Here, the weather really started to turn foul. The wind continued to climb as the temperature and the rain continued to fall. Trimama and Trihubby and I hopped in the car and took off for Verona to catch some of the bike route. The drizzle was now an honest rain. Elites and age groupers alike were suffering from the cold. You could see the suffering. Some, you could tell, had not gotten warm since emerging from the water. Yet, on they rode.

I got the tribe leaders back into town for their volunteer water stop duty and actually had to buy some sweats and another coat at the expo, just to keep warm. I saw the first two men out of T2 and cheered the incoming bikes for three hours. The suffering was right on the surface, even on the best athletes. Elites had been caught by some of the uberstrong age groupers, and some of the age groupers who are normally strong were limping in with blue lips and early hypothermia.

Then it was on to my volunteer station. I saw the first men and first women finish, but that is not nearly the most rewarding part of Ironman. I saw the middle and end of the bell curve come cross the line, and I was honored to carry their weight until they met weeping or cheering or screaming family members. A few just hobbled off into the night, alone and looking for dry clothes. I don’t know if they were lonely. It made me lonely.

These ironmen came in all types. The whooping 30 year old tri-stud, the dad who carries the kids across the line and collapses, the Irongrandpa, and the competitors who could not tell you their names and did not know where they were. The rain fell heavier and the temperature dropped further. Athletes who did not get inside were getting shocky and occasionally falling over. This was real. One young man sprinted for the line to break 11 hours, made his goal, and then promptly collapsed into our firemen’s carry. He did not open his eyes in the medical tent, but he could stammer that he had broken 11 hours. That was all he knew.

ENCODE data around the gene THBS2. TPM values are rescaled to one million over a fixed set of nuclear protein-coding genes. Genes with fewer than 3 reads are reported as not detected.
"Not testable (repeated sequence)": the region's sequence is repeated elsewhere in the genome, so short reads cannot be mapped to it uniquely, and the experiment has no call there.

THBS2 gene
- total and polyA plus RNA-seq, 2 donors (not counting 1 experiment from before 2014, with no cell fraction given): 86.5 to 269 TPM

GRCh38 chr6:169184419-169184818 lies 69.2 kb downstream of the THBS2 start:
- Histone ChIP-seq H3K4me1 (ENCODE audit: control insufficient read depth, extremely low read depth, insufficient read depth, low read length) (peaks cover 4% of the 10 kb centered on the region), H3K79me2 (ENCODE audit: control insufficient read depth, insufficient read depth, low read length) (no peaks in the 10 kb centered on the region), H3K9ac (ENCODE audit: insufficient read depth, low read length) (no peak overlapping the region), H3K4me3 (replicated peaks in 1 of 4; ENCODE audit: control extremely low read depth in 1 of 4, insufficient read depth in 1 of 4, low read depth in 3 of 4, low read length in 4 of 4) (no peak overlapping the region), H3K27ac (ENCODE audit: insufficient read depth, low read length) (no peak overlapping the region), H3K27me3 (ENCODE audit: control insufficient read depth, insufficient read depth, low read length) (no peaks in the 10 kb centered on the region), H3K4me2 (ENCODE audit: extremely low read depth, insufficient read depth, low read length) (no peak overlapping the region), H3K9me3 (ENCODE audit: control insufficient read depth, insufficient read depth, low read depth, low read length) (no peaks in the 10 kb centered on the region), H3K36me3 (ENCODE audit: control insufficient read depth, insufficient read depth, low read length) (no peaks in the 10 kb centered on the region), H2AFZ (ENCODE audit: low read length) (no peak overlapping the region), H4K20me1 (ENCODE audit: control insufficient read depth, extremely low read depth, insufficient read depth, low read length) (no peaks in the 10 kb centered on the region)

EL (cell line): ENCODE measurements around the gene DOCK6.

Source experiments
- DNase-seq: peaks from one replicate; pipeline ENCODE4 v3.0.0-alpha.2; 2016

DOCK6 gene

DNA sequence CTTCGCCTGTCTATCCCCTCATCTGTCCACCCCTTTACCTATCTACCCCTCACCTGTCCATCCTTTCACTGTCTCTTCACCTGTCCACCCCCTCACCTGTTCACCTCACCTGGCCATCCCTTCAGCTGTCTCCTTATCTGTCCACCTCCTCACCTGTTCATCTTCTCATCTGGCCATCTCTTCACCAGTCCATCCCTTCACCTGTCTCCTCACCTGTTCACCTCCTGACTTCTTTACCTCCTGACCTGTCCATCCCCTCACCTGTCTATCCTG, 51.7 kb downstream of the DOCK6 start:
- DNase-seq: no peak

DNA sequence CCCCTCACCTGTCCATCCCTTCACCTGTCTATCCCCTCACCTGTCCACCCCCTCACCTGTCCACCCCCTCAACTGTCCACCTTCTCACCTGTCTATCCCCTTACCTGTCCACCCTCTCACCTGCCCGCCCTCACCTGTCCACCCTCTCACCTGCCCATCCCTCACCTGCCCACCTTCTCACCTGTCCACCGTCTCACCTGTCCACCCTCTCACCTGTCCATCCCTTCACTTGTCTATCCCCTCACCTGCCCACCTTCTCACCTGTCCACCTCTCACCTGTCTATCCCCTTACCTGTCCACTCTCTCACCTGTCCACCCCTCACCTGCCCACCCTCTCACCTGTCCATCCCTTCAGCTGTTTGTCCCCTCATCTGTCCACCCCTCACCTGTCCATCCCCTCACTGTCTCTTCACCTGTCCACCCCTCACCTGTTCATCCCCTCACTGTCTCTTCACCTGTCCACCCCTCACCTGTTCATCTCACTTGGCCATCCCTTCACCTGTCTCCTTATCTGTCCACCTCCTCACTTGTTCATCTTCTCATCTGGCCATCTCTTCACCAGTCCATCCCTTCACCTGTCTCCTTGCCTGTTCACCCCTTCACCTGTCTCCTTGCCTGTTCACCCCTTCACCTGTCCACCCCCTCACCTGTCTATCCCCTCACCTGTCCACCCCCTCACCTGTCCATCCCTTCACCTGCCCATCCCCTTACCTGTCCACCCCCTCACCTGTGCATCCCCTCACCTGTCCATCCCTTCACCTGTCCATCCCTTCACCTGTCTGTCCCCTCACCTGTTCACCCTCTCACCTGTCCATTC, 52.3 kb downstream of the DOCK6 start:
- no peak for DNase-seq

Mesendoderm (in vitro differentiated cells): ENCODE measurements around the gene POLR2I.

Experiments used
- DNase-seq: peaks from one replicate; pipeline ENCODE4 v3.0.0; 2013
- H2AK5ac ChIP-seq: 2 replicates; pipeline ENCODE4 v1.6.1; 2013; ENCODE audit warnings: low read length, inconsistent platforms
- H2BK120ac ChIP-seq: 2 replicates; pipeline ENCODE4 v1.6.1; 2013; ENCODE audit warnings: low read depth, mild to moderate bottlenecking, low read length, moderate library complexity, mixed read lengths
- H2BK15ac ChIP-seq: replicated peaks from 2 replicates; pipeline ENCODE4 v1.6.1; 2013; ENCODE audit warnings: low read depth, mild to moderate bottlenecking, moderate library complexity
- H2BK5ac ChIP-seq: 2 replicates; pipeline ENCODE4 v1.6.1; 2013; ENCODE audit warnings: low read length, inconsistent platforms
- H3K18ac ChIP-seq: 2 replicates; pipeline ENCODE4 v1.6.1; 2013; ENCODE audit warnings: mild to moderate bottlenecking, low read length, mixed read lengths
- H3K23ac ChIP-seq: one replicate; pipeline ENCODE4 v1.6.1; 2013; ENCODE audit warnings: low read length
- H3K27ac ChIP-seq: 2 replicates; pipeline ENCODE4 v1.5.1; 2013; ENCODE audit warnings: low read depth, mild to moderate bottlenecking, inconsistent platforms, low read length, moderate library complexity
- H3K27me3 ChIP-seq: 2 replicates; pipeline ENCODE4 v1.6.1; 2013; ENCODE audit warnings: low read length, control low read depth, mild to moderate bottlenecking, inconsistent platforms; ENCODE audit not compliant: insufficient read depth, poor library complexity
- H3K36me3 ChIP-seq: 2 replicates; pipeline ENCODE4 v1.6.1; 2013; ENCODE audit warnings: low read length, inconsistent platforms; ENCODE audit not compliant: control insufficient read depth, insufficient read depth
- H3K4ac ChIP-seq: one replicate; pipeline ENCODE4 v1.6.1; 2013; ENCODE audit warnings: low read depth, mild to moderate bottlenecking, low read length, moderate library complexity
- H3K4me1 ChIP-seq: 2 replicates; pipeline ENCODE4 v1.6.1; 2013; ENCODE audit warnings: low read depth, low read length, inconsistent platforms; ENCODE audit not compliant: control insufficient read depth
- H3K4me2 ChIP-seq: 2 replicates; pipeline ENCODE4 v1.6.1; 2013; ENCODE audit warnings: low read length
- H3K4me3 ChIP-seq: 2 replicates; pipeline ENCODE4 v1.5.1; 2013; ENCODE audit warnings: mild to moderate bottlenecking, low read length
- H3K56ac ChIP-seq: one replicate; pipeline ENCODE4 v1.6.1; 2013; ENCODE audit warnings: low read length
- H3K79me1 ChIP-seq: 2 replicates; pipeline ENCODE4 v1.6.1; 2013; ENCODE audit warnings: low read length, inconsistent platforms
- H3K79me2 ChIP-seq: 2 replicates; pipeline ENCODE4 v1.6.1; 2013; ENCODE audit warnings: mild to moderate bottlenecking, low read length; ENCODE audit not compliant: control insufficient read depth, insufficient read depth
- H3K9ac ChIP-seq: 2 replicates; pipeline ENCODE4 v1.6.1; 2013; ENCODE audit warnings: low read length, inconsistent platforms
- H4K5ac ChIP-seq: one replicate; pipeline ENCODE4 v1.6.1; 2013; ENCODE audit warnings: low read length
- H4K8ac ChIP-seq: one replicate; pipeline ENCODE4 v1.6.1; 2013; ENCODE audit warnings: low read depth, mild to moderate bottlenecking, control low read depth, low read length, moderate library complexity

In the midst of this, all of us that were within electronic communication saw that Sara had made it in from the bike, but her time told the story of the day. Her average speed revealed just how hard the course was in those conditions. She was not far in advance of the cutoff, and still no news on Iron Wil. 5:30 came and 5:30 passed. We thought Wil had timed out and were crushed for her. Five minutes later ironmanlive (may it rot forever in hell) springs up with her bike split--just under the wire. Down turned to up. Trihubby ran out, saw her, and ran with her to the first breakpoint.

Somewhat later, we projected a finishing time for Sara based on her half-marathon split. We positioned ourselves so that she would have her own, personal, TBC finish line catchers. Those of you who know her in real life will not be surprised that she was all smiles, all gratitude, all grace. On a very hard day she did some very hard stuff. Wow. Just. Wow.

But by this time. Up had turned to down again. We knew Wil’s split for the first half of the marathon. We knew that hopes were dim, and we were extremely thankful that Stu was right along with her. She would tell you herself that she was in very good hands with Stu for the entire race. I know she must have been hurting much, much more than we, but we felt a sliver of the disappointment for her. She worked so hard. She did everything right. She was prepared. But there are no guarantees. You can do it right and still not finish. I sent her a text that night. I don’t know if she received it, and I don’t even know if the attention from out-of-state internet strangers was even entirely welcome, but the sentiment was as real as the race conditions that day.
Trimama and Trihubby and I are feeling it with you, at least in a small way. Love and admiration are not born of what you do [or fail to do I will add now], but of who you are.”
I don’t really know Wil; but, I know who she is. Wil “is” a benediction, a “good word,” a blessing in motion. There are literally heart attacks that will not happen because of who she is. Her readers are inspired to “get on the bus” every morning, promptly at 4 a.m. There are pounds and eating disorders that no longer exist because of who she is. There are friendships that have formed, both with her and in her orbit because of who she is. That is “who” Iron Wil is.
Wil’s gravitational pull drags us along with her. It also continues to push her on. By 9:30 this morning, after her long, hard day yesterday, she stood with Run Bubba Run, Stu and Trihubby for a picture, all holding vouchers showing that they had signed up for Ironman Wisconsin 2007. Unfinished business.
Oh. And I stood with them. I have one of those vouchers too. Thanks, Wil.